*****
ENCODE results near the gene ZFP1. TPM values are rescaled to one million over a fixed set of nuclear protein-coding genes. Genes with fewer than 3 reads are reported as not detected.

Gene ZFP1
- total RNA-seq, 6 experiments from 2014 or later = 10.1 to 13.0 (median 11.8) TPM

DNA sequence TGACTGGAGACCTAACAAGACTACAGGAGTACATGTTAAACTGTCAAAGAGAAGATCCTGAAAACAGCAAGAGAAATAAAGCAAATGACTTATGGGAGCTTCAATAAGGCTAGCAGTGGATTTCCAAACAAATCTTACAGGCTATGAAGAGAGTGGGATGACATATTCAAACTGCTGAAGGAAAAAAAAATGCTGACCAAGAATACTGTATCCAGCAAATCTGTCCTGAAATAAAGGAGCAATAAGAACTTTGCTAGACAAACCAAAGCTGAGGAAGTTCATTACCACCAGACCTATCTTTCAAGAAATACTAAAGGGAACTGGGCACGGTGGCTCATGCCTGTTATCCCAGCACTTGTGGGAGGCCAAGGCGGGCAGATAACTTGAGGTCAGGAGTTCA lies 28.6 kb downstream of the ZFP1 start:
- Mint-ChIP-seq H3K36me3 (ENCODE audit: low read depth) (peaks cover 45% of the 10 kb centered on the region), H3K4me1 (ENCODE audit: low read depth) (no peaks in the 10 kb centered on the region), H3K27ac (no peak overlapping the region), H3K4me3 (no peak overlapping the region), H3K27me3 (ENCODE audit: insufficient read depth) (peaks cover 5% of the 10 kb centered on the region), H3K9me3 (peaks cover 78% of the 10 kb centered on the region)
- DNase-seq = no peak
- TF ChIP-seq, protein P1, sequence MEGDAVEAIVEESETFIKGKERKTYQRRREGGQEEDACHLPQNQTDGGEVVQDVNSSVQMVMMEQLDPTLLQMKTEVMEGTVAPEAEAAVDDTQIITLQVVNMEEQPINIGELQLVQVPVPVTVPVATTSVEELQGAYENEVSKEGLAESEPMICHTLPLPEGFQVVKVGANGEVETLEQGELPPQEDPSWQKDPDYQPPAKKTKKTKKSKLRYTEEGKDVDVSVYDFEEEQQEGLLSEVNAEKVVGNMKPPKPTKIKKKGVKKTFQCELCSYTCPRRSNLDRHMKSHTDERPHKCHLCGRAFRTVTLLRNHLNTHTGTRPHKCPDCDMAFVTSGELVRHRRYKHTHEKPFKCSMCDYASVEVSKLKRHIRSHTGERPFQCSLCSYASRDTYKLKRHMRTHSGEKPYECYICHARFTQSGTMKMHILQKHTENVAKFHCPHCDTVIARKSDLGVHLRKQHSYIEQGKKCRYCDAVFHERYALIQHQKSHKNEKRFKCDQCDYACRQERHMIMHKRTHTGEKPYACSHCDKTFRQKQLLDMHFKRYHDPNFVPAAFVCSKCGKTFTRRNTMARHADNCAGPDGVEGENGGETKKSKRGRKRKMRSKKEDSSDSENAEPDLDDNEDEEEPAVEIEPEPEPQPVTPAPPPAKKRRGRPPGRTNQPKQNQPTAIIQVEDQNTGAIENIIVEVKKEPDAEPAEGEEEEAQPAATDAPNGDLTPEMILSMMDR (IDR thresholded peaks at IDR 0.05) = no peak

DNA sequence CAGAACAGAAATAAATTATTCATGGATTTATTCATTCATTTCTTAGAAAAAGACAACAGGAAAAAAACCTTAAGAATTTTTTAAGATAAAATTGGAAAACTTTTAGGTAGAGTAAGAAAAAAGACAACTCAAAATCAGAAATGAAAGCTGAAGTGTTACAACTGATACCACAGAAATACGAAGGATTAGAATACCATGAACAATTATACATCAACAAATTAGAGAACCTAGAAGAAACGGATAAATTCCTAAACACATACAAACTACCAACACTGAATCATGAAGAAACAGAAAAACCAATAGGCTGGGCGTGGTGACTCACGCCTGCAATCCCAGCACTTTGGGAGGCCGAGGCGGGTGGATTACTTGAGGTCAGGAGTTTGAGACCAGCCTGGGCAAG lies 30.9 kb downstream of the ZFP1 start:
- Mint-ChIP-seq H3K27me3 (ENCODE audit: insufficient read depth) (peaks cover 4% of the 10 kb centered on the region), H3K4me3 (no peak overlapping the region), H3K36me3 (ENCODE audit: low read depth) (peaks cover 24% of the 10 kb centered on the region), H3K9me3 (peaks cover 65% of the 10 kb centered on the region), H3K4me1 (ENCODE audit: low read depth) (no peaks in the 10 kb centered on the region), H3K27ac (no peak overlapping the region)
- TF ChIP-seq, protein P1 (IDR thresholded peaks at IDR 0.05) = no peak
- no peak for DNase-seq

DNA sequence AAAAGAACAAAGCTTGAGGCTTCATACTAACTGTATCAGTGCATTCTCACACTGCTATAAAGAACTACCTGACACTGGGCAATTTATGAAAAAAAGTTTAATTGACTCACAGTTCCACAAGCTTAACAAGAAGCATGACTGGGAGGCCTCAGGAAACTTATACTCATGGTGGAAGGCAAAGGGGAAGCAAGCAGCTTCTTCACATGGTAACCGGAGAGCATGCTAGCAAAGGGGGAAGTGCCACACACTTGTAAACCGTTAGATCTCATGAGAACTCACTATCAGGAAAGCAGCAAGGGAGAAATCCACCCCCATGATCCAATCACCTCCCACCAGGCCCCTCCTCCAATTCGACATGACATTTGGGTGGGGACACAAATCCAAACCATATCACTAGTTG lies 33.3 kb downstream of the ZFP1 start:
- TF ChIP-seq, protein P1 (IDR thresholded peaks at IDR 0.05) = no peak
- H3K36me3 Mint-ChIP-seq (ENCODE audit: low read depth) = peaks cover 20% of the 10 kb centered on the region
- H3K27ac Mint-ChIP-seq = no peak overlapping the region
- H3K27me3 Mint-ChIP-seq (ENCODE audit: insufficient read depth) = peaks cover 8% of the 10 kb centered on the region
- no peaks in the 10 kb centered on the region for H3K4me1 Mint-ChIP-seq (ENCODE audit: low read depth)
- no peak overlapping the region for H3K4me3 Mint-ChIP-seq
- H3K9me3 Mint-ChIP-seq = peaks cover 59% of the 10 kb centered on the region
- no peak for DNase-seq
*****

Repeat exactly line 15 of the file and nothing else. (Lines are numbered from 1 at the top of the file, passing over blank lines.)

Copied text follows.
- H3K27ac Mint-ChIP-seq = no peak overlapping the region